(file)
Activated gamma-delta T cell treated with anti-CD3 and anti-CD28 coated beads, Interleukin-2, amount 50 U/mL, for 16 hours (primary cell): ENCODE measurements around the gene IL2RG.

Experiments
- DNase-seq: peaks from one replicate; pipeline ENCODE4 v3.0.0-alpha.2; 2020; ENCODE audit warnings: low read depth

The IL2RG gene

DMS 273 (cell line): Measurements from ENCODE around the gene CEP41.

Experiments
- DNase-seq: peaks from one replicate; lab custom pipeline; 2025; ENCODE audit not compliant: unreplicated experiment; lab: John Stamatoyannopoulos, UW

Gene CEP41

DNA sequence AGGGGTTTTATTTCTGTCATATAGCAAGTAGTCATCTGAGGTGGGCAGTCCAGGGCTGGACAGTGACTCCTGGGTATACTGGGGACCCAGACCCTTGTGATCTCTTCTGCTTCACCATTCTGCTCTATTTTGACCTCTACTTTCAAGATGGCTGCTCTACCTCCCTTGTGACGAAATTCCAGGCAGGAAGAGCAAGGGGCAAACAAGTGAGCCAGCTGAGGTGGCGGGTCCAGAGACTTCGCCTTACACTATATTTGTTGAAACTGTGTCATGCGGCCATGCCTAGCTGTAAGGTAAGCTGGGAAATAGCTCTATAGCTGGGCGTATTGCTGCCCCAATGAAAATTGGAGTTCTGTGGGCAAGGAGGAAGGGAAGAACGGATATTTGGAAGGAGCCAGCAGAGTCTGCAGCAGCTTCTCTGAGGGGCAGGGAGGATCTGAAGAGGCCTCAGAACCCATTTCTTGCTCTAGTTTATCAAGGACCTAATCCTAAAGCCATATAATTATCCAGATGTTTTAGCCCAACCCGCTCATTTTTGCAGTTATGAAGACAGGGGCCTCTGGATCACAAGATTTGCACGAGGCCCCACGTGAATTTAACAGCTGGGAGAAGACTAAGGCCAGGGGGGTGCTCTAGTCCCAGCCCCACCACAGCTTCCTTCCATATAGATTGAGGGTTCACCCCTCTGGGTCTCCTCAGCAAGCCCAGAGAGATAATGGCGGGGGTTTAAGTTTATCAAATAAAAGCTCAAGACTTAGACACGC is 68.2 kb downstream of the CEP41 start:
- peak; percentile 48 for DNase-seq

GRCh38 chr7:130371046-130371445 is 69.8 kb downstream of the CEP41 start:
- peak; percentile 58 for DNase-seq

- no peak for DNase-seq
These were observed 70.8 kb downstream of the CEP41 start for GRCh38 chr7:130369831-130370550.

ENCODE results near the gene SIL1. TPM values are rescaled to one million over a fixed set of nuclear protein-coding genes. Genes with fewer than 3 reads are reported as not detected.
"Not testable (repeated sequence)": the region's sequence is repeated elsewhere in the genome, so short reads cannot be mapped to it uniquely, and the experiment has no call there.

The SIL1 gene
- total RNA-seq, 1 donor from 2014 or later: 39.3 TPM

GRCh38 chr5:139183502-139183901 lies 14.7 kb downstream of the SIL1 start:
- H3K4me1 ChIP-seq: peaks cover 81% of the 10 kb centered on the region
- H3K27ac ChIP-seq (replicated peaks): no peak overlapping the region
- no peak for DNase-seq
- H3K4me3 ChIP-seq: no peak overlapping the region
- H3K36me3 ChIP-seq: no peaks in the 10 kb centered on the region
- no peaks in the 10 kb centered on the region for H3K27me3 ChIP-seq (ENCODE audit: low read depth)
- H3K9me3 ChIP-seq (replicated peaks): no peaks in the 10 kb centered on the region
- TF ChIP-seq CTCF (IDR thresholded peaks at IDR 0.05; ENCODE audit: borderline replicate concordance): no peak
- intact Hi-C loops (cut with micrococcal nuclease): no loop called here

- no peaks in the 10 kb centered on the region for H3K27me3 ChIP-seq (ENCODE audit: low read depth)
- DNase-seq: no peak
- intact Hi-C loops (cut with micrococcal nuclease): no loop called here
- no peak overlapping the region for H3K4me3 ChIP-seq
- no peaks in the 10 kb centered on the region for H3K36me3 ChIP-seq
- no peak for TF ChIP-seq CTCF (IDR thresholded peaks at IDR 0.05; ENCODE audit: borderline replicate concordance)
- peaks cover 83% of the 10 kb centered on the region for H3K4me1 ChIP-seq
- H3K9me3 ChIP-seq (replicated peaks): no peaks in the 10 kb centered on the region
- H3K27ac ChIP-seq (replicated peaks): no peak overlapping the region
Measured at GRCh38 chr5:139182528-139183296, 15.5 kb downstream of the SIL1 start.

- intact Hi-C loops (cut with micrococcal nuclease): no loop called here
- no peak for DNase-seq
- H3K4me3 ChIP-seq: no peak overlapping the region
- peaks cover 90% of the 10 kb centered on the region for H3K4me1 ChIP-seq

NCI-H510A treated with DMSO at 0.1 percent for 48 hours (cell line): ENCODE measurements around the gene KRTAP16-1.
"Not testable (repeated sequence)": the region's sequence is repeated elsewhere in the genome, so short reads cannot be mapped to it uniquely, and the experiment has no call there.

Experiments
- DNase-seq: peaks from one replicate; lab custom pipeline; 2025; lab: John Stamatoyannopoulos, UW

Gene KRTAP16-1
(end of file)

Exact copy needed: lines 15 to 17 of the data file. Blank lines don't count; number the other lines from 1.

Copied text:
ENCODE results near the gene SIL1. TPM values are rescaled to one million over a fixed set of nuclear protein-coding genes. Genes with fewer than 3 reads are reported as not detected.
"Not testable (repeated sequence)": the region's sequence is repeated elsewhere in the genome, so short reads cannot be mapped to it uniquely, and the experiment has no call there.

The SIL1 gene